Sunday, May 2, 2010

EU/IMF want tougher Greek austerity for deal - union

EU/IMF want tougher Greek austerity for deal - union
Wed, Apr 28 2010
* Proposals target bonuses, some worth a month's pay
* Hikes to VAT, excise taxes, also under discussion
* EU/IMF deal expected to be finalised within days
By Lefteris Papadimas and Dina Kyriakidou

ATHENS, April 29 (Reuters) - Greece will impose steeper salary cuts and new austerity measures to clinch a three-year, multi-billion euro aid deal and avoid default, union officials said on Thursday, vowing protests.

Prime Minister George Papandreou met unions to discuss the European Union and International Monetary Fund bailout, expected to be finalised within days, to prepare the ground for what are set to be unpopular measures.

"We realised we stand before a done deal," said Ilias Iliopoulos, secretary general of the ADEDY public sector union after the meeting. "This will acutely burden people, and what is worse, unfairly."

Unionists said Papandreou told them measures requested by the EU/IMF team include abolishing Christmas and Easter bonuses together worth two months' pay, a rise in VAT and other steps to cut the budget deficit by 10 percent of GDP in 2010 and 2011.

"They want Greece to cut the deficit by 10 percentage points in 2010 and 2011 ... so that Greece can go back and borrow on markets in the third year of the programme," said one union official who requested anonymity.

Revelations in October by the new socialist government that the budget deficit was much bigger than expected launched Greece into a debt crisis that is threatening global markets.

The initial 12.7 percent deficit of gross domestic product for 2009 was revised to 13.6 percent last month, undermining Greek targets to bring the gap below 3 percent of GDP by 2012 by cutting it to 8.7 percent in 2010 and 5.6 percent in 2011.


Investors are closely watching the talks for details on whether the aid will start in time for Greece to refinance an 8.5 billion euro bond coming due on May 19 and if the deal will be big enough to handle Athens' 300 billion euro debt pile.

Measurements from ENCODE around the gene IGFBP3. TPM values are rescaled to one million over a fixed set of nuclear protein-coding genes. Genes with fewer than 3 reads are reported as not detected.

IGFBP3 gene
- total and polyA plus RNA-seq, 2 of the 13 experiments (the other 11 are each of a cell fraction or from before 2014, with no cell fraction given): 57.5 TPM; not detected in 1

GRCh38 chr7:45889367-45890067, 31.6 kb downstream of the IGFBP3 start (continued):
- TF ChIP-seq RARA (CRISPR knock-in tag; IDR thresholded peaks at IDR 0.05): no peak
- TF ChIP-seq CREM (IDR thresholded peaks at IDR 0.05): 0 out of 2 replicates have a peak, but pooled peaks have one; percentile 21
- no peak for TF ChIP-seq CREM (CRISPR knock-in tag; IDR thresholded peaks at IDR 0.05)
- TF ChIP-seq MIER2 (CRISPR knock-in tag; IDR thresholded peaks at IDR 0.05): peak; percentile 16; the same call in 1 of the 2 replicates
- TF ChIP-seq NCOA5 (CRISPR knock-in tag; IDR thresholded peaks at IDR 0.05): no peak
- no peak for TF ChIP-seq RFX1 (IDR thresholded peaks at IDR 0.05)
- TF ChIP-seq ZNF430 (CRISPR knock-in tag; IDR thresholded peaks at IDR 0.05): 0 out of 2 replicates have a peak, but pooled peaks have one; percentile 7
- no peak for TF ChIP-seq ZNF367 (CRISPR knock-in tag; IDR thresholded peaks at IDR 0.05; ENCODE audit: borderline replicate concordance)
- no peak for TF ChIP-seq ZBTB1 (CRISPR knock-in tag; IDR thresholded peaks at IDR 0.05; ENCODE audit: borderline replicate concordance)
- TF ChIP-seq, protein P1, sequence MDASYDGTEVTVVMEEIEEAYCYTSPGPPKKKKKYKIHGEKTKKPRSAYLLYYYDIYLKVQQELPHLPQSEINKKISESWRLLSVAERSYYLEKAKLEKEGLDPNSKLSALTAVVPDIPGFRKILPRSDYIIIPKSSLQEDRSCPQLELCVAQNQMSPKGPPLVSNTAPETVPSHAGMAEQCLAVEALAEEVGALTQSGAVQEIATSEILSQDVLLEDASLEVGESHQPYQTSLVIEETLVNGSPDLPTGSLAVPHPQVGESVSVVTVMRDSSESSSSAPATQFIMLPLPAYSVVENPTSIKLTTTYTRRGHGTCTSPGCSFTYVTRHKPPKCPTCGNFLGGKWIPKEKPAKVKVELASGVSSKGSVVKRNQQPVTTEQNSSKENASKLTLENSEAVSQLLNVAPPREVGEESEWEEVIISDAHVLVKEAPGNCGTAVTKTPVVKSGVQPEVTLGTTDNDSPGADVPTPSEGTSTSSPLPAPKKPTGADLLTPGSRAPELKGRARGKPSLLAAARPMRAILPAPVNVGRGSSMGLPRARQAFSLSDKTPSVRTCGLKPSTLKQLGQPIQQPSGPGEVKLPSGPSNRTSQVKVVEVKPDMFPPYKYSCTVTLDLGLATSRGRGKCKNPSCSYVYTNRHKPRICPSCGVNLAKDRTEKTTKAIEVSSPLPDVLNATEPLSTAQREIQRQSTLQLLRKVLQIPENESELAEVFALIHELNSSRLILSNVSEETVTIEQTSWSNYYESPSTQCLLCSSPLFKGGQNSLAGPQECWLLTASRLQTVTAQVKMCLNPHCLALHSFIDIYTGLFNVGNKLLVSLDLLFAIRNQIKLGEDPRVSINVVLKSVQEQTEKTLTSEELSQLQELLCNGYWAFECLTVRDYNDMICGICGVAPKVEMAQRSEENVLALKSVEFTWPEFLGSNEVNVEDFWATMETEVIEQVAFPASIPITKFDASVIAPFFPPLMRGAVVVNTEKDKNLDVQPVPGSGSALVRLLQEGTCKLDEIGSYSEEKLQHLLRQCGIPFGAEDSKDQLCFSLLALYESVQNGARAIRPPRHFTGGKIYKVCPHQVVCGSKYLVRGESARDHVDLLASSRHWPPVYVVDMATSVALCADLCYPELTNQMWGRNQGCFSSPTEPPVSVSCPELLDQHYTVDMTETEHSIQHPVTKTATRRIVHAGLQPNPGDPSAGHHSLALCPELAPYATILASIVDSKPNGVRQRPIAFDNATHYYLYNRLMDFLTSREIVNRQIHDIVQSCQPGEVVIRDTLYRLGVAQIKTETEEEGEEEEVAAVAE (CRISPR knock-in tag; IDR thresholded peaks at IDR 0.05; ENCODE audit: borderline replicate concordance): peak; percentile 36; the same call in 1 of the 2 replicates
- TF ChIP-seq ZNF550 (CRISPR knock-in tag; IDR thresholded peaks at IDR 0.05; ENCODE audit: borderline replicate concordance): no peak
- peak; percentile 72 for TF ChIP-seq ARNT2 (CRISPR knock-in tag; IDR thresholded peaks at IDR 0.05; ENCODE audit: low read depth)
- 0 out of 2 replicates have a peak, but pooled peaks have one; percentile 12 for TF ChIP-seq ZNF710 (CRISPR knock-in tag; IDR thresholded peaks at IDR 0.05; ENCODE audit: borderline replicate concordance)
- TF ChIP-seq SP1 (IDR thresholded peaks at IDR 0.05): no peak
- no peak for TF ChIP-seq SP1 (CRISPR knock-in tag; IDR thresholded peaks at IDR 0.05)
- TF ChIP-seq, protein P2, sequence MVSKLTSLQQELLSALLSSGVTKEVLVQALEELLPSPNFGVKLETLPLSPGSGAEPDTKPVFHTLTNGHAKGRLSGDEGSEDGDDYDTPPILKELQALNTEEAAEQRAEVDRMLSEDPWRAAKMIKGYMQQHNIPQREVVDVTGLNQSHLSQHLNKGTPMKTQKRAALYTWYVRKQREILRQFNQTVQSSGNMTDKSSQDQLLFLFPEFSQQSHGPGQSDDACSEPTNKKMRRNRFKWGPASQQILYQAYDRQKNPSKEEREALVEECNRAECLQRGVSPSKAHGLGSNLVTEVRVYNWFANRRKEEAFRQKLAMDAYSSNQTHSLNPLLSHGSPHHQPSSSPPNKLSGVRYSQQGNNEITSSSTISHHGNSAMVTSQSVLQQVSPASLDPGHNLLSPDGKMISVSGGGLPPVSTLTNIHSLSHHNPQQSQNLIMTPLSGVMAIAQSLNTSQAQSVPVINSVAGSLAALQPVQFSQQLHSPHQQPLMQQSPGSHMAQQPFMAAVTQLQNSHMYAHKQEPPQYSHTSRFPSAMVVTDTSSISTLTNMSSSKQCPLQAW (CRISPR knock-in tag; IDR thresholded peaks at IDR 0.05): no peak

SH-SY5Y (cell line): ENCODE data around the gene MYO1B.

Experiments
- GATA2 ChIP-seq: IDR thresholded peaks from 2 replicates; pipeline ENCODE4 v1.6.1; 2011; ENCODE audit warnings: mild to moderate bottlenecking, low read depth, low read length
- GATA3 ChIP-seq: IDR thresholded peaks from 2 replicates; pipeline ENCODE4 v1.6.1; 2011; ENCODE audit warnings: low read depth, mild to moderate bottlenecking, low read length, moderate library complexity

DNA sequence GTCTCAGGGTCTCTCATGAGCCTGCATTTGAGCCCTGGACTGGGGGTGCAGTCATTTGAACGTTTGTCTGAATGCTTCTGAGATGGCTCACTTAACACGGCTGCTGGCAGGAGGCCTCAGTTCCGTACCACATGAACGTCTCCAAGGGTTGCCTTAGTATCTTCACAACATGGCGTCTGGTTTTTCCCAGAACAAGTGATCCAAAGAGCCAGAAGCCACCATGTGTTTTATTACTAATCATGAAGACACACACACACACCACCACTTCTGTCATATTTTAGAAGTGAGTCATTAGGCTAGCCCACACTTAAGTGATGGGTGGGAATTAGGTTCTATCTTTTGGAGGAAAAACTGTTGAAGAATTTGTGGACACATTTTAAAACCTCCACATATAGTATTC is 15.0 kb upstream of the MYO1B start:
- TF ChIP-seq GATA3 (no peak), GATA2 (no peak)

Greek bond interest rates have hit record highs as a result of the crisis, making borrowing on markets prohibitive.

The euro zone member state has already cut public sector wages, hiked taxes, frozen pensions and taken other steps to cut the deficit by around a third this year, despite widespread opposition from Greeks.

Sources close to the talks said earlier on Thursday the measures being discussed include hiking Value Added Tax by 2-4 percentage points from 21 percent currently, and a rise of at least 10 percent on fuel, tobacco and alcohol taxes.

"All these are on the table," said one of the sources, who requested anonymity. "They are not final yet."

Union officials said a three-year public sector wage freeze was also being discussed.

The elimination of Christmas and Easter bonuses, the equivalent to 13th and 14th monthly salaries, would mean an additional 10 percent cut in public sector base salaries over an already agreed 4 percent cut, saving the state about 1.4 billion euros a year.

"The talks are tough," government spokesman George Petalotis told reporters. "No one can guarantee anything, we know how difficult the country's situation is."

In Brussels, Economic and Monetary Affairs Commissioner Olli Rehn said the EU should complete talks with Greece "within days" on a financial aid package, conditional on Greece cutting its deficit. He gave no details of the package.

On Wednesday, Germany's Green party parliamentary leader cited IMF chief Dominique Strauss-Kahn as saying the aid package would be worth 100-120 billion euros ($133-160 billion) over three years, with 45 billion euros expected in the first year.

Cuts were also aimed at Greece's system of public wage allowances, which often include generous extra pay for activities such as using computers or getting to work on time.

These are primarily meant to keep base salaries and pensions low, and a 5-15 percent cut could save the state about 300 million euros a year.

More measures are bound to meet resistance. Opinion polls show a majority of Greeks oppose outside aid and expect the rescue package to hit living standards. Unions have pledged strikes and many analysts fear violent protests come autumn.

"It's a disaster! The government has crossed the line," said Despina Spanou, a member of the public sector union ADEDY board. "We can't live this way. We will fight these measures with all our might, because this is a battle for survival."

(Additional reporting by Renee Maltezou; writing by Dina Kyriakidou; editing by Stephen Nisbet)

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